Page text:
Close your eyes for a minute and imagine you are a constellation in the night sky. Write about the physical sensations and the thoughts you have.
I’m not hot or cold or happy or sad. I’m neither sleepy nor well rested. I am not peaceful or agitated. None of these words mean anything to me. Neither do the words moving or still. Since I’m always moving, moving means nothing. There’s nothing to compare it to, so a word to label it isn’t needed. There’s no opposite of or almost like or so far from. I’m always bright, so I have no idea what darkness or brightness means. I live in a singular world where I know absolutely nothing other than what is. And I don’t even know what is because I never think about it. If there is one thing only and nothing else, there’s no need to think about it. It’s a simple life, although I can’t imagine a hard one. Maybe that’s the point. I don’t imagine. I don’t know imagination exists. I hold a place in your imagination. I know this. If you stand in someone else’s imagination, what does that do to you? Does it make you more real? Or less?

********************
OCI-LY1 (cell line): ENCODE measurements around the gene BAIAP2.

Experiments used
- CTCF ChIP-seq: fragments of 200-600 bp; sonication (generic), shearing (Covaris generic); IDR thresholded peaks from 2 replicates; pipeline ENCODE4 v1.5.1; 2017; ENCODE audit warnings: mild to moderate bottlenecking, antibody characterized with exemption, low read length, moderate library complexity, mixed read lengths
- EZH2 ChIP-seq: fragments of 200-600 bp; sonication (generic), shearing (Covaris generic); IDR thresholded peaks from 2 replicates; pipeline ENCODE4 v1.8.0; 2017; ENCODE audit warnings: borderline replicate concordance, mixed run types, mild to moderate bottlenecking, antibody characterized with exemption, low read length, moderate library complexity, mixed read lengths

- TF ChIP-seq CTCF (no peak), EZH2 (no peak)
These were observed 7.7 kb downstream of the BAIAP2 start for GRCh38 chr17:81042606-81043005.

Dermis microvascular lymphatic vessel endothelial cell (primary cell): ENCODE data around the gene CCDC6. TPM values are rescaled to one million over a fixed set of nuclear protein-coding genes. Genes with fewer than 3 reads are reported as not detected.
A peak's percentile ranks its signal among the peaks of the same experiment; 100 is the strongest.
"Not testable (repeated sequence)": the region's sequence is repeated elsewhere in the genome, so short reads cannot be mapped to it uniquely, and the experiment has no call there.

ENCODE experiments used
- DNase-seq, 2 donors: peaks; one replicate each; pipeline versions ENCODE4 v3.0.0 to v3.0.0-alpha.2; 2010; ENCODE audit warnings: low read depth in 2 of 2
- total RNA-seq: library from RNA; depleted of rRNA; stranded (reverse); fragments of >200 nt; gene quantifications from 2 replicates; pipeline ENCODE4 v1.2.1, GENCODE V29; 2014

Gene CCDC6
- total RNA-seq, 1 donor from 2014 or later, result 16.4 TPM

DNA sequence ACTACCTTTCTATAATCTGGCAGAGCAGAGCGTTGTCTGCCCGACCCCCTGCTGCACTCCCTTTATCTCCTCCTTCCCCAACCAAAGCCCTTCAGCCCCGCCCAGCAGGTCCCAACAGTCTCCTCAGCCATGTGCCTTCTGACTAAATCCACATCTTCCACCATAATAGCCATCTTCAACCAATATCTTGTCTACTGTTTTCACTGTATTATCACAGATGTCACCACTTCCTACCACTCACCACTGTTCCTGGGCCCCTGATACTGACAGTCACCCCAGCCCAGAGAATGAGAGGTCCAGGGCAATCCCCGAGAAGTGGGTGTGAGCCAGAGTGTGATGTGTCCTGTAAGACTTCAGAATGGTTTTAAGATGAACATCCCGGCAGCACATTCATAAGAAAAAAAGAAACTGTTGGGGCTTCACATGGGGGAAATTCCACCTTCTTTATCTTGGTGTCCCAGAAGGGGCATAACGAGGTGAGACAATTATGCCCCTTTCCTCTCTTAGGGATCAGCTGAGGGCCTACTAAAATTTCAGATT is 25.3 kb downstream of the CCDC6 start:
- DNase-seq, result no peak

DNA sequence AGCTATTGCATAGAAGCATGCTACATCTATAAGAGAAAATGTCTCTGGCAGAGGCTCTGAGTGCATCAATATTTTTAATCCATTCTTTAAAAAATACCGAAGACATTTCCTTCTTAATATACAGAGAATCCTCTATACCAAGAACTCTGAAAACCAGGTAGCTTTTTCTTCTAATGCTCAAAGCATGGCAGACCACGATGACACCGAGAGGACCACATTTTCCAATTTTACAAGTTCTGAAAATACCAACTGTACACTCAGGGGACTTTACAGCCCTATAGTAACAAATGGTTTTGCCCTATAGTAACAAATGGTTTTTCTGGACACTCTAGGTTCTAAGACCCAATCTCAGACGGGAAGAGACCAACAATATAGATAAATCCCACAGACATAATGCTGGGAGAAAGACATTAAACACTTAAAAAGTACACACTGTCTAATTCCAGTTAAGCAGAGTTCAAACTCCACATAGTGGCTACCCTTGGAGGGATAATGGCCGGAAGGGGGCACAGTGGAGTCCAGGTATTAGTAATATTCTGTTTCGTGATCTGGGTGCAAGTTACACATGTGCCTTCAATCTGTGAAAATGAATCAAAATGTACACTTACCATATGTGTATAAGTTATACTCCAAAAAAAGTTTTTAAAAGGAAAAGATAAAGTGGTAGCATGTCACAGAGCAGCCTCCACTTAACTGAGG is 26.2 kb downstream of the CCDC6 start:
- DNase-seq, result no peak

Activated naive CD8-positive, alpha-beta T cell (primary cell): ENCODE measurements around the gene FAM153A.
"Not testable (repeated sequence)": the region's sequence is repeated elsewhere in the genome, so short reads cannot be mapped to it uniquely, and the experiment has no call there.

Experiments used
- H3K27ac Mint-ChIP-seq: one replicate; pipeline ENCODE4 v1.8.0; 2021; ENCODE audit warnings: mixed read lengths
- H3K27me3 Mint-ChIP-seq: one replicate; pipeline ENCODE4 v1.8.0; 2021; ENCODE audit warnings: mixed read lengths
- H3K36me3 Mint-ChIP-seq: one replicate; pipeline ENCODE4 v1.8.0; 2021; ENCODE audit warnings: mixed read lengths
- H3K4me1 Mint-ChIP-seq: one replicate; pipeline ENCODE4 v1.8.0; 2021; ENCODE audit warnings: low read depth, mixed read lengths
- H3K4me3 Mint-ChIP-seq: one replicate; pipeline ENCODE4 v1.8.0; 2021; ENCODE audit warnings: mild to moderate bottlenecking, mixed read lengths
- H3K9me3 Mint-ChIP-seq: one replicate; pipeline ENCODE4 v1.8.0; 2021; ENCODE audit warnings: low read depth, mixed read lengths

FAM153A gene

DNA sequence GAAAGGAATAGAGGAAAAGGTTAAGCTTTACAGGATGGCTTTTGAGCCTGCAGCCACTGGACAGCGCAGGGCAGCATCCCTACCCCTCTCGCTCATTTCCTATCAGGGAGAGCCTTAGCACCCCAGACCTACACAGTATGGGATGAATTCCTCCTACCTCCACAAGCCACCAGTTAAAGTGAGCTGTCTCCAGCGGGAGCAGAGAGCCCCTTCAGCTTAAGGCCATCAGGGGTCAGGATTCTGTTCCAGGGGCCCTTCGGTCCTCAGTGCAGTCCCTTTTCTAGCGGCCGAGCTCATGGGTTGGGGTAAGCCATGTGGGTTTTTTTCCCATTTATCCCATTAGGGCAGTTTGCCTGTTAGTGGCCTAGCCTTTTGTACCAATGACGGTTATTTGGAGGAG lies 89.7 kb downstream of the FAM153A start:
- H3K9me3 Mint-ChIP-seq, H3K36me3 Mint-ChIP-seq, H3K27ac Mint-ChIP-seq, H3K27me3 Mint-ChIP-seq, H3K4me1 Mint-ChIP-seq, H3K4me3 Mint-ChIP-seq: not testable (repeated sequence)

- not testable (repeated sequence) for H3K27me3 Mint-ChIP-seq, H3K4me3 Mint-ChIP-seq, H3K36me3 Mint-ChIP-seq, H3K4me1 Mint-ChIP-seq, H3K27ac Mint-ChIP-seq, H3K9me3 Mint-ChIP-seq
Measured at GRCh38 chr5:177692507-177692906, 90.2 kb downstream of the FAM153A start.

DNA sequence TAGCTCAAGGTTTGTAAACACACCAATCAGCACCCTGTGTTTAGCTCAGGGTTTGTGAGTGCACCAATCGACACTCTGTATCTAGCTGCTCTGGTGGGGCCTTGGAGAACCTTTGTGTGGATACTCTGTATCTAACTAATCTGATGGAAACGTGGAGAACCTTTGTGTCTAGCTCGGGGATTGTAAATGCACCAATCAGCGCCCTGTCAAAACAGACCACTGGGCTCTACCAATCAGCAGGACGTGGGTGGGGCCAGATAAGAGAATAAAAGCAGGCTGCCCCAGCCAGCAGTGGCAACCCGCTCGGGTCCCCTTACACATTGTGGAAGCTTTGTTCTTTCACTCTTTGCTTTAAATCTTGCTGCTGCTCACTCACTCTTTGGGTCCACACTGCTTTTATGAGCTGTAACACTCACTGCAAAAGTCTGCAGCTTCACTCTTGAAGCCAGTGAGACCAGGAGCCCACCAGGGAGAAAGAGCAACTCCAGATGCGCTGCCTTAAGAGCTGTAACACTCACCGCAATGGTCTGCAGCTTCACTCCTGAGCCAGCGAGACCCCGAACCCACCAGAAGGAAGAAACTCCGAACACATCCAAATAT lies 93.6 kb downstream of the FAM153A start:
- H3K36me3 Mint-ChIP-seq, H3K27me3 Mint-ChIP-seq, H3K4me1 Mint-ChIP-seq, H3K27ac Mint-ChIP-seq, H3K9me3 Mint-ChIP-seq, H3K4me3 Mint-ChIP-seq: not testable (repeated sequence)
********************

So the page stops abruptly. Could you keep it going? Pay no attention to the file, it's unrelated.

Today I (re)read Raymond Carver’s, “Where I’m Calling From,” and Flannery O’Connor’s, “Everything That Rises Must Converge”. I adore “Everything That Rises…”- one of the best stories in the world. Last night I finished Roddy Doyle’s, “The Woman Who Walked Into Doors,” which I liked. It was a different style of writing, and I appreciated its differences. Parts of it were a bit drawn out, but I liked it for the most part. I started reading Faulkner’s, “The Sound and the Fury”.